• Sometimes called “closed-class” because speakers cannot add to this class
cross classification
  • The bound/free and content/function distinctions are not the same. Some examples:

Content Function

Bound cran- -ed

Free dog the

aside non affixal morphology
Aside: Non-Affixal Morphology
  • In the cases above, we have seen many affixes associated with some morphological function
  • In other cases, there are additional changes; e.g., changes to the stem vowel:
    • sing/sang
    • goose/geese
  • Examples of this type are not obviously affixal, as there is no (overt) added piece (prefix or suffix). Rather, the phonology of the stem/root has changed
some examples19
Some examples
  • Stem changing:

Present Past Participle

sing sang sung

begin began begun

sit sat sat

come came come

another pattern
Another pattern
  • While in many cases the stem change does not co-occur with an affix, in some cases it does:


break broke brok-en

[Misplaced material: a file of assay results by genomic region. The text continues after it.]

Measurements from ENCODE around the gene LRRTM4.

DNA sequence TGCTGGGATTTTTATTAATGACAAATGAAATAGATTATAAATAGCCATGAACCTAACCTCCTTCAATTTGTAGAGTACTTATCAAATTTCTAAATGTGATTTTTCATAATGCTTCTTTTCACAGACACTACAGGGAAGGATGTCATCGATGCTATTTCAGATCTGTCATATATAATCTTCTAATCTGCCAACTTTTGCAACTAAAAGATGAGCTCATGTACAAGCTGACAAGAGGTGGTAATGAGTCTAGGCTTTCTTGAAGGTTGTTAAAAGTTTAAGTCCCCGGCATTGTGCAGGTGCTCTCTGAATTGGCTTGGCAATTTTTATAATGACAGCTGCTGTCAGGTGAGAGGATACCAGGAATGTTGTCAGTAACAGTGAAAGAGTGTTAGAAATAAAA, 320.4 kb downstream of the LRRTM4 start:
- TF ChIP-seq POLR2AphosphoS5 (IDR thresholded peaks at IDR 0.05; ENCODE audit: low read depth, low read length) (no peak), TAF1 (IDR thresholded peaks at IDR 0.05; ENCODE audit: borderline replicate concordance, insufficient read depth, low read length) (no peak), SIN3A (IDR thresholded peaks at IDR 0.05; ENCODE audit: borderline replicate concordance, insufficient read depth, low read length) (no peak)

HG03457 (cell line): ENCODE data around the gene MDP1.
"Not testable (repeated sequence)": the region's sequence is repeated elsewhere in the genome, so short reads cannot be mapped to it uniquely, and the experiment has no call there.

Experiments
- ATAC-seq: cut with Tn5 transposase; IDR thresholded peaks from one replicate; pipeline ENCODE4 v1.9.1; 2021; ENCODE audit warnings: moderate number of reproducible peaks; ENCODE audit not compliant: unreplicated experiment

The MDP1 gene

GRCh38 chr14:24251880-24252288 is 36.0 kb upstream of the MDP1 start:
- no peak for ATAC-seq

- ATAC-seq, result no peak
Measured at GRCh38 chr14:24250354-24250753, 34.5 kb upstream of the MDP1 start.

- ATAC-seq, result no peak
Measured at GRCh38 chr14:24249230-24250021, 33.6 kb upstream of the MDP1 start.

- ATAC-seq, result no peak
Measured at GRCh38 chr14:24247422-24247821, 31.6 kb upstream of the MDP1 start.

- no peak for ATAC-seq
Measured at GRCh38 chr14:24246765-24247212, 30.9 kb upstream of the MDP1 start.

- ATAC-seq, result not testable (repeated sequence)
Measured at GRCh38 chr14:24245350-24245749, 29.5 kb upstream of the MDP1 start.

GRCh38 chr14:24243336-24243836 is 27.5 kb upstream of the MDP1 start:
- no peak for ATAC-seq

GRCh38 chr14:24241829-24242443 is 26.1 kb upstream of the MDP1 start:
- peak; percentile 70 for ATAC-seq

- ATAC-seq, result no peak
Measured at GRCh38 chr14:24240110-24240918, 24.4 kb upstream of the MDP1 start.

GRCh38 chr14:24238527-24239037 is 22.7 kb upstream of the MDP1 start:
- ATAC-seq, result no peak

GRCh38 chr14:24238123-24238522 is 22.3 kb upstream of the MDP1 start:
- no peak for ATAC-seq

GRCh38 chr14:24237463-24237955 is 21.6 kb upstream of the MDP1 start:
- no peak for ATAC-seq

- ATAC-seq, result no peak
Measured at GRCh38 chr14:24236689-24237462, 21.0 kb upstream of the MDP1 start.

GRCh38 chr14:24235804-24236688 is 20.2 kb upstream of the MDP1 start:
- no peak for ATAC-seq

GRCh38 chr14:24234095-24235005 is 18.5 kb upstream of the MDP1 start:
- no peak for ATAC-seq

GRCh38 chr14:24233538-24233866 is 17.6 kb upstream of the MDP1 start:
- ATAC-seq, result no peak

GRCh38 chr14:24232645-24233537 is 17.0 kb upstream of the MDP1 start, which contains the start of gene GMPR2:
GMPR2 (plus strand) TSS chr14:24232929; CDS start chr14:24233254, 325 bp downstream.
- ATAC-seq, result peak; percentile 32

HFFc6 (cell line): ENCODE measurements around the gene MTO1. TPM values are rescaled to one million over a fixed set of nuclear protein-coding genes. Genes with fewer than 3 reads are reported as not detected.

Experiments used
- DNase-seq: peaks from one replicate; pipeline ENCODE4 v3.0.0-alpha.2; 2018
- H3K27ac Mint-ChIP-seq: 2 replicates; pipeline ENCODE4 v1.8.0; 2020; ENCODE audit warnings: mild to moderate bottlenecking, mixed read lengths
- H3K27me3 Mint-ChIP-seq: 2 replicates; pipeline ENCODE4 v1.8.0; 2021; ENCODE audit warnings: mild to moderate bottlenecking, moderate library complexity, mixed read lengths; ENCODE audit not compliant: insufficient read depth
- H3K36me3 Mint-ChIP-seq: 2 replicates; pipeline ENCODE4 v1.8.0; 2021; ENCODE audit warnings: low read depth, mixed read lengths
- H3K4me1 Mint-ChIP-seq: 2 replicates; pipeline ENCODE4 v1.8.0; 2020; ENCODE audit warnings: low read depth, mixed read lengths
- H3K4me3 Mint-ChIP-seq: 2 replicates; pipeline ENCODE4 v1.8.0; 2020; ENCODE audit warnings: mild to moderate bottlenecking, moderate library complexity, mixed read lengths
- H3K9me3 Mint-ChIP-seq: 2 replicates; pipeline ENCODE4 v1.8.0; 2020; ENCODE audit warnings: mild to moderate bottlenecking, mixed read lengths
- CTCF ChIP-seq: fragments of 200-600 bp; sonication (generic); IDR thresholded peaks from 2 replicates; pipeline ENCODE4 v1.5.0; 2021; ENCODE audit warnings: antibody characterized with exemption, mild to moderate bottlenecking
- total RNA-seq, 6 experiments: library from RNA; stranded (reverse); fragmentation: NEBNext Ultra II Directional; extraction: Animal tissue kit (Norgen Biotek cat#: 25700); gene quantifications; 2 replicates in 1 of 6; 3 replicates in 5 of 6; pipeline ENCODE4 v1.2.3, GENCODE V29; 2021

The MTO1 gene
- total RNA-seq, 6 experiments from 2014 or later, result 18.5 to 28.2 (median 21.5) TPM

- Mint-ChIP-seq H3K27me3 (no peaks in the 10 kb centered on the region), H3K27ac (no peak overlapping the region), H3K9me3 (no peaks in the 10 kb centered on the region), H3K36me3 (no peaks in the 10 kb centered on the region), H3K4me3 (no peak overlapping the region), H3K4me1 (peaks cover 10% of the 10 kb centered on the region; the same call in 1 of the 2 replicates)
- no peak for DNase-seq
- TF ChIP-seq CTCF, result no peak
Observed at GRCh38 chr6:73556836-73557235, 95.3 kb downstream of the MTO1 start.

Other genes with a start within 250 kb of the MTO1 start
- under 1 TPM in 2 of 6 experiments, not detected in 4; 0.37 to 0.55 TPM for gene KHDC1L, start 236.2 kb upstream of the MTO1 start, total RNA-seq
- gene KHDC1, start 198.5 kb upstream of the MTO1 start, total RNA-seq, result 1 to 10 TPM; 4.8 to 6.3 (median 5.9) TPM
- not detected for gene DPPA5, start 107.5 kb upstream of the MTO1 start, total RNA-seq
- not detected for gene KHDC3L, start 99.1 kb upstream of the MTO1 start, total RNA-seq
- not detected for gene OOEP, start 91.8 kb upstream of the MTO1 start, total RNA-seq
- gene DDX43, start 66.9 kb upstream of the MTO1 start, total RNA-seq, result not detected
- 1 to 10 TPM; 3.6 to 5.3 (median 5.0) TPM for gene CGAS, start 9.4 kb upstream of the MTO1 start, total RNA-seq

tell tol-d tol-d

freeze froze froz-en

use of stem changing patterns
Use of stem changing patterns
  • In some languages, stem-changing is much more important than it is in e.g. English
  • In Semitic languages, extensive use is made of different templatic patterns, that is, abstract patterns of consonants and vowels:
    • Arabic noun plurals:
      • kitaab ‘book’; kutub ‘books’
      • nafs ‘soul’; nufus ‘souls’
iii internal structure of words
III. Internal structure of words
  • Words have an internal structure that requires analysis into constituents (much like syntactic structure does)
  • For example:
    • Unusable contains three pieces: un-, use, -able